Apology for Queen over Downing St lockdown parties while she mourned: COVID-19 Daily Bulletin
A medical worker administers a COVID-19 saliva test. /Reuters/Eric Gaillard

A medical worker administers a COVID-19 saliva test. /Reuters/Eric Gaillard



· Poorer nations last month rejected more than 100 million doses of COVID-19 vaccines distributed by the global program COVAX, mainly because of a rapidly approaching expiry date, a UNICEF official said on Thursday.

The big figure shows the difficulties of vaccinating the world's population, despite growing supplies of shots, with COVAX getting closer to delivering 1 billion doses to nearly 150 countries.

"More than a 100 million have been rejected just in December alone," Etleva Kadilli, director of the supply division at the United Nations agency, told lawmakers at the European Parliament, adding that the main reason for rejection was their short shelf life.

Later in the day, a spokesperson for the UN children's agency said of the 100 million doses rejected, 15.5 million were destroyed. Some doses were rejected by multiple countries.

· UK Prime Minister Boris Johnson's authority took yet another hit after revelations that his staff had partied in his official Downing Street residence as the nation's Queen Elizabeth II mourned her husband, at a time when mixing indoors was banned.

Johnson is facing the gravest crisis of his premiership following news of a series of social gatherings at his residence during COVID-19 lockdowns, some held at times when ordinary people could not bid farewell in person to dying relatives.

Johnson is now under growing pressure from some of his own lawmakers to quit due to apparent rule-breaking at Downing Street.

Asked about the reports, a spokesman for Johnson said: "It is deeply regrettable this took place at a time of national mourning and No. 10 [Downing Street] has apologized to the palace."

· The Australian government canceled Novak Djokovic's visa for a second time on Friday, saying the men's world number one tennis player, who is unvaccinated for COVID-19, may pose a risk to the community.

Immigration Minister Alex Hawke used discretionary powers to again cancel Djokovic's visa, after a court quashed an earlier revocation and released him from immigration detention on Monday.

The minister's decision was "patently irrational," Djokovic's lawyer Nicholas Wood told the Federal Circuit and Family Court of Australia.

· The new government of Dutch Prime Minister Mark Rutte was expected to ease a month-long COVID-19 lockdown on Friday, as popular support for it is evaporating despite the strain on hospitals and record new infections.

Most stores, hairdressers, and gyms will be allowed to reopen, national broadcaster NOS reported, citing government sources. Restaurants are expected to remain closed except for takeaway service.

· The highly contagious Omicron variant of the coronavirus is now predominant in Italy, the National Health Institute (ISS) said, accounting for 81 percent of cases in a flash survey on January 3.

The previous survey showed Omicron at just 28 percent of cases on December 20.

· Italian police have protested to the interior ministry after being sent pink health masks to wear on duty, saying the color risked damaging their reputation.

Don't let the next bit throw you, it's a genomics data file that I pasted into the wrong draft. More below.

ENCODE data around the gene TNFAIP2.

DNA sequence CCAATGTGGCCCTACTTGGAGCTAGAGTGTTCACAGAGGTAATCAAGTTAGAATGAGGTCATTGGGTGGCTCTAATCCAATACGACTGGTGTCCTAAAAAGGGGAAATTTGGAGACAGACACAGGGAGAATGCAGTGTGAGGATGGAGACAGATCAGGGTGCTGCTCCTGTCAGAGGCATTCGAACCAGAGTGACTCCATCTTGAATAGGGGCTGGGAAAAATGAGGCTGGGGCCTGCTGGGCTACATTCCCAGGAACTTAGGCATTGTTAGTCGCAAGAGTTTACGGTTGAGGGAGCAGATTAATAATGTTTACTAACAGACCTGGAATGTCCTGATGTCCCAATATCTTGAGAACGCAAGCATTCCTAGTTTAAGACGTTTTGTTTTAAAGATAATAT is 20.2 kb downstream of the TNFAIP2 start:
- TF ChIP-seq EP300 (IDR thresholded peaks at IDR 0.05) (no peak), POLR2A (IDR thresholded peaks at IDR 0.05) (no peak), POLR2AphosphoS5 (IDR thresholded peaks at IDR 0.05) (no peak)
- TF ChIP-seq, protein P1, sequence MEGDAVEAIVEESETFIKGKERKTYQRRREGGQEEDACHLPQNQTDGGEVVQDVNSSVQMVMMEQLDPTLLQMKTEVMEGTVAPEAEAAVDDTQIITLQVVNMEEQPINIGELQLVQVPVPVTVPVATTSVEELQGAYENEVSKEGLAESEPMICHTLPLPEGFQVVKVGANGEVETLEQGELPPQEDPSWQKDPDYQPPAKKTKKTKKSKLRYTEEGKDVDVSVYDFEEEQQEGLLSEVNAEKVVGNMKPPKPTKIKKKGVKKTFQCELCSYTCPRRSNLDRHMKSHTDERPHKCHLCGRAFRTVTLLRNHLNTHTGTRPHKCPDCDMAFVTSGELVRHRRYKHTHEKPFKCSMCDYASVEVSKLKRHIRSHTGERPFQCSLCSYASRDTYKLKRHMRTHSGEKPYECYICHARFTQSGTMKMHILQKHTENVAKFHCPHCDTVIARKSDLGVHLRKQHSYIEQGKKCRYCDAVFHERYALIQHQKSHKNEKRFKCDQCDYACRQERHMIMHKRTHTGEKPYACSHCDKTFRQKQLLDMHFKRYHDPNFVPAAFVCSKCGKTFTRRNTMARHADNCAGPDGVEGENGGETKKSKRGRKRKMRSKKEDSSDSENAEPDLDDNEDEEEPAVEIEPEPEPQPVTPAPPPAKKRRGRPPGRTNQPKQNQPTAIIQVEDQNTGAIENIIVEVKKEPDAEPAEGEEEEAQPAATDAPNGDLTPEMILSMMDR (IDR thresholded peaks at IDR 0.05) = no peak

"We do not understand the reason behind the purchase of masks in a color that would appear at first sight to be unsuitable for our administration," the police union wrote in a letter to the interior ministry.

"This purchase is puzzling," the letter said, adding that two years into the COVID-19 health crisis it should be easy to purchase appropriate face masks.

In future, masks should only be black, white or blue, they said.

· Real Madrid soccer player Dani Carvajal has tested positive while the team is in Saudi Arabia playing against Barcelona in the Spanish Super Cup, the club confirmed.

A Real Madrid spokesman told Reuters the club is consulting the Saudi authorities to learn what procedures to follow. The club confirmed the player had been vaccinated against COVID-19.

Saudi Arabia's protocols determine that any person who tests positive has to quarantine for seven days and test negative twice before being cleared.

· Swedish Social Democratic Prime Minister Magdalena Andersson has tested positive, her spokesperson said, as a growing wave of infections swept the country, driven by the more contagious Omicron variant.

Andersson, 54, is one of several party leaders to have tested positive for the virus in the wake of a debate in parliament earlier this week while Sweden's king, queen and crown princess have all been hit with infections this month.

The Nordic country has repeatedly set new daily records for cases this month amid a mounting fourth wave of the virus, raising pressure on the healthcare system and triggering the reimposition of many restrictions.


Real Madrid's Dani Carvajal has tested positIve for COVID-19. /Reuters/Juan Medina/File Photo

Real Madrid's Dani Carvajal has tested positIve for COVID-19. /Reuters/Juan Medina/File Photo



CGTN Europe: 'Chaotic' COVID-19 strategy triggers French teachers to strike

CGTN China: Cathay Pacific faces action from Hong Kong inquiry into lockdown breach

CGTN America: U.S. COVID-19 cases surpass 60 million: Johns Hopkins University

CGTN Africa: Benin receives second batch of COVID-19 vaccines donated by China

CGTN Europe has been providing in-depth coverage of the novel coronavirus story as it has unfolded.

Source(s): Reuters ,AFP ,Xinhua News Agency

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